Who was Saul? In Bible, we find out that he is characterized as a responsible, humble, and faithful man of God in his good times. If you’d like to know more about him, please keep reading this article.
King Saul became a man destroyed by jealousy. Saul was the one who was offered the honor of being Israel’s first king. His life transformed itself into a tragedy. The reason for it is that he didn’t trust God. He looked just like a royalty character: handsome, tall, and noble. Saul became king at 30 and ruled over Israel for 42 years. He disobeyed God by not doing what God asked him to do, as He commanded.
Where was King Saul born?
Saul, the most prominent King of Israel, was born in Tall al Ful in Jerusalem. He also died at the battle of Gilboa Mountain with his sword.
King Saul was the first king of Israel (1029-1005). Until his reign, the Israelites were ruled by a series of Judges. The Israelites decided it was time to centralize and organize the nation. To better defend themselves against their hostile neighbors, especially the Philistines. The Israelites asked Samuel to choose somebody to be a king to be just like the other nations. Although Samuel warns the Israelites of the exploitation, they will endure under a king. They insist, and Samuel anoints Saul, king of the tribe of Israel. King Saul spent most of his reign in wars with Israel’s enemies. Including the Moabites, Ammonites, Edomites, and Philistines.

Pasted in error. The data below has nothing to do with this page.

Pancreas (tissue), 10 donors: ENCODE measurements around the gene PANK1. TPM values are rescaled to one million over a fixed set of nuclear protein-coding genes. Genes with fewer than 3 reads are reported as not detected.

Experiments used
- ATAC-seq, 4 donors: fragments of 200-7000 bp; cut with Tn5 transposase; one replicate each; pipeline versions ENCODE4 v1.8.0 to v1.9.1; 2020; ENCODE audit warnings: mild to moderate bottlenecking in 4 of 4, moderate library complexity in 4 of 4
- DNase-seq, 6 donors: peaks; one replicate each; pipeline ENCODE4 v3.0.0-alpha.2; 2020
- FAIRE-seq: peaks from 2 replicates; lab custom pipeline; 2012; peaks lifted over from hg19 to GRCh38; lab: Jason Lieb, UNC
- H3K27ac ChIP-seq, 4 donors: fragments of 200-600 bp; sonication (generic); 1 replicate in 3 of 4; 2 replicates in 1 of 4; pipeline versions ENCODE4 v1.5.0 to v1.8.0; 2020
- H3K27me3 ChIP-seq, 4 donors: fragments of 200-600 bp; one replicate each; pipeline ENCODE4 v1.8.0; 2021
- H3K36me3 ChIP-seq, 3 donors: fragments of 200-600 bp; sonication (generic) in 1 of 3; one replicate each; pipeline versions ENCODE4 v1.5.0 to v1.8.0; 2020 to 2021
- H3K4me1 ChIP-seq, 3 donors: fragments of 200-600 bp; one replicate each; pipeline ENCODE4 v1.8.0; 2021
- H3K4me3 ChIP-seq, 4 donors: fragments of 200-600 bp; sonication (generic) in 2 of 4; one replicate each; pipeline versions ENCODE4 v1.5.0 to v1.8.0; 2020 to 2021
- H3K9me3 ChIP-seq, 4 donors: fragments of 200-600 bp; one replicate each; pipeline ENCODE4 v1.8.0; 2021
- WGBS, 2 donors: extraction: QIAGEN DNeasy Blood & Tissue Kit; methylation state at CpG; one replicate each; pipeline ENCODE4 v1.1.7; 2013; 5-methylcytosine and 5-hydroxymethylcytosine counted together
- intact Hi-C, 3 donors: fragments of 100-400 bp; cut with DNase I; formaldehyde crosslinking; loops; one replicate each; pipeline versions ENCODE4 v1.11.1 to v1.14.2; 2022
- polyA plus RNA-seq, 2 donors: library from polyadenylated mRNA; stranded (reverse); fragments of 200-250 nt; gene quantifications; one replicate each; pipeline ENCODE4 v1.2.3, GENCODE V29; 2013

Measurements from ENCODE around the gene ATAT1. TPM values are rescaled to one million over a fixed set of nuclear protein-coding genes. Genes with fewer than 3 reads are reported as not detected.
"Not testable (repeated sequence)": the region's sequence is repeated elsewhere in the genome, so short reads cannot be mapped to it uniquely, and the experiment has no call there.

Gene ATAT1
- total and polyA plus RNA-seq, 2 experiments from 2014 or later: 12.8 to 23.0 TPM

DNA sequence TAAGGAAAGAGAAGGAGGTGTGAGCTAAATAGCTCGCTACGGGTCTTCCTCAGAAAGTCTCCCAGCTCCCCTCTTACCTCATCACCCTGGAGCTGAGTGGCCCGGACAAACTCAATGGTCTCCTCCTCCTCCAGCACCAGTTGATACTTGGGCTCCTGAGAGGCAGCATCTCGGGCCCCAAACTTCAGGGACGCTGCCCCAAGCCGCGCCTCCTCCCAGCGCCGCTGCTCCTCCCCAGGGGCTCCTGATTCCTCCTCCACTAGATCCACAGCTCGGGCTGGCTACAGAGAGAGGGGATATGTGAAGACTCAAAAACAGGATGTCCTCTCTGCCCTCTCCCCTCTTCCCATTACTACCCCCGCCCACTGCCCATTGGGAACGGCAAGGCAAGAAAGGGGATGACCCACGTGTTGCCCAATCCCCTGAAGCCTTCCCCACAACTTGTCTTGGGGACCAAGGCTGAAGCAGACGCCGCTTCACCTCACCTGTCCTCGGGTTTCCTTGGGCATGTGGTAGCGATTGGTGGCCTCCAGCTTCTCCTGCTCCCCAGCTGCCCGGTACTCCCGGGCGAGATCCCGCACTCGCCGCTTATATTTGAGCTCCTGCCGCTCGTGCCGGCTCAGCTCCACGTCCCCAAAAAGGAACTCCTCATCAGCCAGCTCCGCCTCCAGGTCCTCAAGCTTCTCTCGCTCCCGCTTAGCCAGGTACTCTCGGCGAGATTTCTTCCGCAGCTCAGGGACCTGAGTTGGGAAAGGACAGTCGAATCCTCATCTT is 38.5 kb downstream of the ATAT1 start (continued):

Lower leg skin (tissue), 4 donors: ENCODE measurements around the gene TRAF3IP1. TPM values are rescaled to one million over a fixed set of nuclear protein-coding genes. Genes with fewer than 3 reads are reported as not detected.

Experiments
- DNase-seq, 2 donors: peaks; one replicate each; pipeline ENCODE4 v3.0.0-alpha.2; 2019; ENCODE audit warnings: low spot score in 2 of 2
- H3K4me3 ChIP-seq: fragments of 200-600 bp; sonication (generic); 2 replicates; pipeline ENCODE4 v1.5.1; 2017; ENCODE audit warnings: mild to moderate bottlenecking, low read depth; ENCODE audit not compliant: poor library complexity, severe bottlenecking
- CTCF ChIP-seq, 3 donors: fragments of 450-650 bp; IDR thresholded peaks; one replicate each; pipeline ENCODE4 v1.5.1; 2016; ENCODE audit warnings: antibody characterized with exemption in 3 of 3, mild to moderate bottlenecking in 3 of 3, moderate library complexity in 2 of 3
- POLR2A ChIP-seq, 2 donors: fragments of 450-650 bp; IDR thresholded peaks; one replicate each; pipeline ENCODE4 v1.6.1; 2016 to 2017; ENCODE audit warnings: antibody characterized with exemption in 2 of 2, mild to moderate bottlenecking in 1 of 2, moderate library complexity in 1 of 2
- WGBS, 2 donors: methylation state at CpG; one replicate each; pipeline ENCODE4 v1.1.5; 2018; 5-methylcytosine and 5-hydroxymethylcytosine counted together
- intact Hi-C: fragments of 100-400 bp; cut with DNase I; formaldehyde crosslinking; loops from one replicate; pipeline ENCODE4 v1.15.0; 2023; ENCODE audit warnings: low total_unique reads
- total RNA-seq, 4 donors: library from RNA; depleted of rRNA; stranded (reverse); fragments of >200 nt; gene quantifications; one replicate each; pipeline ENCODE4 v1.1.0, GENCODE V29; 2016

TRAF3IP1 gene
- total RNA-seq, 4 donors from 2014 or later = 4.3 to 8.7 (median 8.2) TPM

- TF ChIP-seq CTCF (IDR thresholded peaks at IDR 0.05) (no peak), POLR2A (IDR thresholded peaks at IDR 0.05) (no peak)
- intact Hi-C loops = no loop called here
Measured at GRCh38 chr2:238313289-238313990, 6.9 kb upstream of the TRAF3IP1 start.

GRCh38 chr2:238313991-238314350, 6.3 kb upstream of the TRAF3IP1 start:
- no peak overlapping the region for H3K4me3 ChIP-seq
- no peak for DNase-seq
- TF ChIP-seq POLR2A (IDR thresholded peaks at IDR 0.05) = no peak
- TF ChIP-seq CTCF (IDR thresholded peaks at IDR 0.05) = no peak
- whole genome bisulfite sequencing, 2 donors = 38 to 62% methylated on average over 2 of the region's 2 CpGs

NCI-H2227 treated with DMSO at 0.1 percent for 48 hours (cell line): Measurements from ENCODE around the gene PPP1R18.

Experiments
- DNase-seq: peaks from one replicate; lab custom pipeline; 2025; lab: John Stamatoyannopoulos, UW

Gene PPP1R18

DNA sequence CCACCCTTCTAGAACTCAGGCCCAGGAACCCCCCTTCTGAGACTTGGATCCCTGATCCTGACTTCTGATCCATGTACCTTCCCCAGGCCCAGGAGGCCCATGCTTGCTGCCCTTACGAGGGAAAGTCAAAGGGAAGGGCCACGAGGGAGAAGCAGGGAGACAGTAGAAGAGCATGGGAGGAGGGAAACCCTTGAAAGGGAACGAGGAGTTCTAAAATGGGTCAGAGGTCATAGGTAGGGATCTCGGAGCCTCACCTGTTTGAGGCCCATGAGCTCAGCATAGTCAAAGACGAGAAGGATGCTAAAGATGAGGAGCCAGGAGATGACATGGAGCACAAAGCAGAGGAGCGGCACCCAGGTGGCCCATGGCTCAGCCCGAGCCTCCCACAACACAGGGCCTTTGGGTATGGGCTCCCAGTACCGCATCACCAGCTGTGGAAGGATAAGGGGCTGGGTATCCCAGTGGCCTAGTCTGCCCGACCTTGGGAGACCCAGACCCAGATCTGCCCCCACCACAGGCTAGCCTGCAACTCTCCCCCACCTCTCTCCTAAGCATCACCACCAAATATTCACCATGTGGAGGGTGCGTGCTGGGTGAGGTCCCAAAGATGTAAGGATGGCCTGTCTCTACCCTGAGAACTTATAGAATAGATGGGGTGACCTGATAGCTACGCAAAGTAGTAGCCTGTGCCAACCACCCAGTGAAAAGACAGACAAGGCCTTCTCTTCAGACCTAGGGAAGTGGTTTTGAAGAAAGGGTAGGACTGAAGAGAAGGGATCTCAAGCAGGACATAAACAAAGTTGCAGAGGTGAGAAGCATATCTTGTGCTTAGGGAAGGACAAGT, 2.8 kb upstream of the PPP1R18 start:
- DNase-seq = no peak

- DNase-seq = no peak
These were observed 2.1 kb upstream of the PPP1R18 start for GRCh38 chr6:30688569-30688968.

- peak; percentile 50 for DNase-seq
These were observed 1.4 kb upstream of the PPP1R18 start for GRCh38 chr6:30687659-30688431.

Saul becomes king Bible story.
The first king of biblical Israel was Saul. King Saul became King by election, and his anointing of him also raised several questions. Was this election good or bad? Did God want to punish his people by anointing Saul? The election was a way for the Lord to show the Israelites the harm a king could do to the people. We can not imagine portraying God as an angry man who takes childish revenge on those who hold different opinions. The Lord shows that Saul is the one who will respond to the needs of the people.